LSU Vet Med treats dog Good Samaritan saved from a highway ditch
Written by Sandra Sarr
When Good Samaritan Kati Dooley answered a message from a writer at LSU School of Veterinary Medicine asking about the dog she found in a ditch and brought to the school’s ER service in July 2022, her first words were, “She lived? That makes me so happy. I think I’m going to cry.”
Like most, Kati never planned to be a Good Samaritan. The day she encountered the dog, Kati had just been discharged from the hospital days after undergoing emergency surgery. Her mother was driving her home to St. Francisville, La., when they spotted a black dog in a ditch along Highway 61, near a trailer park.
“It was a rough area. I told my mother to turn back. As we got closer, I saw the dog dragging itself, unable to walk, slumped over. I told her, ‘I’ve got to get the dog,’” said Kati, 30, a registered nurse at Our Lady of the Lake Children’s Hospital and a previous animal shelter volunteer.
Kati tried to lure the dog by tossing pieces of shrimp her mother had brought her for the drive home. As the emaciated dog tried to drag itself closer, Kati put down a bowl of red beans and rice, and when the dog began to eat, she grabbed a towel from her car.
“She looked at me and wanted to run, but she gave up. I put the towel over her, picked her up, and put her in the back seat. She didn’t try to move. I called the LSU vet school. I’m so glad I had somewhere reliable to bring her. She needed help immediately. I didn’t think twice about where to take her,” she said.
At LSU School of Veterinary Medicine, they were met at the entrance by a clinician with a gurney. He told Kati they’d do everything they could to save the dog’s life.
“I cried, feeling like she was going to be put down, she was in such bad shape. I told myself, at least I got her out of her misery. At least she wouldn’t die alone. All the way to LSU, I concentrated on showing her love and attention to comfort her,” she said.
The dog was stabilized in the LSU Vet Med Small Animal Hospital’s ER and ICU service. She was diagnosed with a chronic fractured leg that healed improperly over a long period of time. She was emaciated, flea infested, anemic, dehydrated, heartworm positive, and her face was covered with scars from being bitten.
“She wasn’t aggressive at all, even with all that had been done to her,” Kati said.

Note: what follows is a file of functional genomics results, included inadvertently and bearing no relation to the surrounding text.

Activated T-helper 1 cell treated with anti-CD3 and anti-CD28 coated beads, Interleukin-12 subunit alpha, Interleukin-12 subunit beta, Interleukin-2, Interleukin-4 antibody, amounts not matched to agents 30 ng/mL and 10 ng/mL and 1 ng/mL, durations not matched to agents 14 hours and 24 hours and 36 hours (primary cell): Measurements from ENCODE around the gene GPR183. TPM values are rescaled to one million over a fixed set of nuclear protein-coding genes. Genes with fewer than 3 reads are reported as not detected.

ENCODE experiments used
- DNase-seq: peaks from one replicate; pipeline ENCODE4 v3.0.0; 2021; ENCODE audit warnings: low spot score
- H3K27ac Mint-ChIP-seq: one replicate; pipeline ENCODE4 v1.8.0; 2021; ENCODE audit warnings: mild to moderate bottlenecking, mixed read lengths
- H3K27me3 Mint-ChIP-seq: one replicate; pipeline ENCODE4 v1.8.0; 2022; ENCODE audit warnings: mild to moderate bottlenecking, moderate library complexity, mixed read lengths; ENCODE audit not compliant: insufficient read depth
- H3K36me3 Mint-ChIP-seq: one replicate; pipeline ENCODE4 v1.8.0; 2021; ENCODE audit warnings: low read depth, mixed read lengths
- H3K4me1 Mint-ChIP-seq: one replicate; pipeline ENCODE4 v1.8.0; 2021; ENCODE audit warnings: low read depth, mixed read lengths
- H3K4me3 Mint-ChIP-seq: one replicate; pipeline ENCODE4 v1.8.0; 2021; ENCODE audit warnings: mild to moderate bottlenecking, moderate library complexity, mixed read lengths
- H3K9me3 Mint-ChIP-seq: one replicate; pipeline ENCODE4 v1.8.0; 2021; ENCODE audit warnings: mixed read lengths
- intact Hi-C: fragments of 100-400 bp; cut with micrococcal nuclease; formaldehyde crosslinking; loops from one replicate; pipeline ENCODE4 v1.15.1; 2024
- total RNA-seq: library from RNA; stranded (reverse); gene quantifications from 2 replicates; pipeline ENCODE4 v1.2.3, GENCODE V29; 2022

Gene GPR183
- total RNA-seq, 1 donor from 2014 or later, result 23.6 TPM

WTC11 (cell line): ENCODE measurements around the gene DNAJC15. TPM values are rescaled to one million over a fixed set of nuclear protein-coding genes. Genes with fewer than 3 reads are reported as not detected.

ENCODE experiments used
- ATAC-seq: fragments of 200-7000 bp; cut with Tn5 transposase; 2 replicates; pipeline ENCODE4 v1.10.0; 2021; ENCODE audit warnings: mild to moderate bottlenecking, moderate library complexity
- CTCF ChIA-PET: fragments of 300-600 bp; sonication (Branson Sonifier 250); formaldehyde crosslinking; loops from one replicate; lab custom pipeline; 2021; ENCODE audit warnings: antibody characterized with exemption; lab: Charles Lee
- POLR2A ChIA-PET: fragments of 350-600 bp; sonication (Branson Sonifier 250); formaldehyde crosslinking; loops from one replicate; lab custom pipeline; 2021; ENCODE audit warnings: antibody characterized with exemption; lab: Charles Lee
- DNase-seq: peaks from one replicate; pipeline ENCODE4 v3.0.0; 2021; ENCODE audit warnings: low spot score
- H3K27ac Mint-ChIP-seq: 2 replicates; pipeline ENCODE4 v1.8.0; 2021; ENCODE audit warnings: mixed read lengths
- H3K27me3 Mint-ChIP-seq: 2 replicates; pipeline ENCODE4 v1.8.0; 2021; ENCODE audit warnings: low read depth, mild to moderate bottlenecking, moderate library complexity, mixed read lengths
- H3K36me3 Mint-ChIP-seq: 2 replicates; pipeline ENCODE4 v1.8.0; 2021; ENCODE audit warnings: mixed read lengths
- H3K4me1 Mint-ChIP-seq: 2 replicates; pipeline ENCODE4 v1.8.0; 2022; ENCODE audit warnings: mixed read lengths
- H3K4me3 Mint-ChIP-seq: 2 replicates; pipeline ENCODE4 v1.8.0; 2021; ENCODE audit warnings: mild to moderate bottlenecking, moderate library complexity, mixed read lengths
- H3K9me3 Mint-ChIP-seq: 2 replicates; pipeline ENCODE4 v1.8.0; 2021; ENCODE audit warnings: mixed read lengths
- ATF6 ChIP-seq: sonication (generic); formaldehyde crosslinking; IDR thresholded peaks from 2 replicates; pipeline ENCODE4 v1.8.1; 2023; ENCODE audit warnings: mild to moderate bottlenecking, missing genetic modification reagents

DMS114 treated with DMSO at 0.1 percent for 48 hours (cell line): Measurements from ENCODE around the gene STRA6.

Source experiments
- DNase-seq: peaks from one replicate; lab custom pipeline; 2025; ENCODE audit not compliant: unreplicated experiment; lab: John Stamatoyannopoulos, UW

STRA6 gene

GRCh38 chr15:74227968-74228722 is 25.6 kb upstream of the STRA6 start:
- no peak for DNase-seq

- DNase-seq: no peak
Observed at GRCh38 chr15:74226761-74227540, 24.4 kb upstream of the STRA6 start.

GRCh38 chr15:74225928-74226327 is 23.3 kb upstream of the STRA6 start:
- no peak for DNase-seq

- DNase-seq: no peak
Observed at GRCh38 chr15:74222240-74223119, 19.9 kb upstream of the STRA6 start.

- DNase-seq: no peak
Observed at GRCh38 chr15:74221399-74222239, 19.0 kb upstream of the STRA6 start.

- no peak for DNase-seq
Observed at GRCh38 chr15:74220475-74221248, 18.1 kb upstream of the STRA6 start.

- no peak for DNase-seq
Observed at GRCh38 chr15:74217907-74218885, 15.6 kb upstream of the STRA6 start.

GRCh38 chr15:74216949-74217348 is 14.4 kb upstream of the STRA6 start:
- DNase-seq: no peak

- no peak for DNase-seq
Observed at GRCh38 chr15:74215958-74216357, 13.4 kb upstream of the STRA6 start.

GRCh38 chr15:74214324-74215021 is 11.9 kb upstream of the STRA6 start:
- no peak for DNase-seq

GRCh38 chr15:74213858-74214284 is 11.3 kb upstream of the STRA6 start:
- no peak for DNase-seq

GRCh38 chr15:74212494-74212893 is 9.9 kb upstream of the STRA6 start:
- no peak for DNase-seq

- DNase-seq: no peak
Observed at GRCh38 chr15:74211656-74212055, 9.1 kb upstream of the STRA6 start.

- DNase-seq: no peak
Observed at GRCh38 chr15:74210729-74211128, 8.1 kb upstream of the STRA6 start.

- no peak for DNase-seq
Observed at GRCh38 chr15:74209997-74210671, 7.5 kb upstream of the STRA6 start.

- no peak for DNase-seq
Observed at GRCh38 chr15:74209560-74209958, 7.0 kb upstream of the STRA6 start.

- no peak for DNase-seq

Enter Jacqueline Perez Menjivar, the dog’s second Good Samaritan. Jacqueline is a veterinary nurse in LSU Vet Med’s Community Practice and has also worked in the ER & ICU service. When Jacqueline walked up to the dog’s kennel in ICU the dog was so weak that she couldn’t stand.
“She looked at me and put her head in my hand. In that moment, I made a promise to her. I told her, ‘I’ll take care of you,’” Jacqueline said.
Once stabilized, the dog was transferred to Companion Animal Alliance, the East Baton Rouge Parish open-intake shelter. CAA has been operating at critical capacity for well over a year, with all of its kennels full and animals in crates often lining the hallways.
“I called CAA to check on her. Based on how sick she was and the lack of resources to help her, she was scheduled to be euthanized. I picked her up from CAA that day. I named her Malia and signed up to be her medical foster. She came home with me on July 11, 2022,” Jacqueline said.
In August 2022, Malia’s right hind leg was amputated at CAA.
“She is the cutest little tripod ever. It took her a bit of time to regain her strength, but she gets around very well now. She even has the zoomies from time to time,” Jacqueline said.
Malia, 5, is a Labrador retriever mix who weighs 36 lbs. She has completed heartworm treatment, is up to date on vaccines and preventatives. She loves other dogs and is good with cats and people.
“She is healthy and a happy, well-adjusted pup,” Jacqueline said.
Now, Jacqueline is looking for a third angel for Malia, someone to give her a permanent home. Malia is available for adoption through CAA as of Dec. 9, 2022. To apply to adopt Malia, start by filling out the adoption survey and include her name and impound number 123622.
“Her name is Malia! I didn’t think she’d make it. I am so happy,” Kati said.
About LSU Vet Med: Bettering lives through education, public service, and discovery
The LSU School of Veterinary Medicine is one of only 33 veterinary schools in the U.S. and the only one in Louisiana. The LSU SVM is dedicated to improving and protecting the lives of animals and people through superior education, transformational research, and compassionate care. We teach. We heal. We discover. We protect.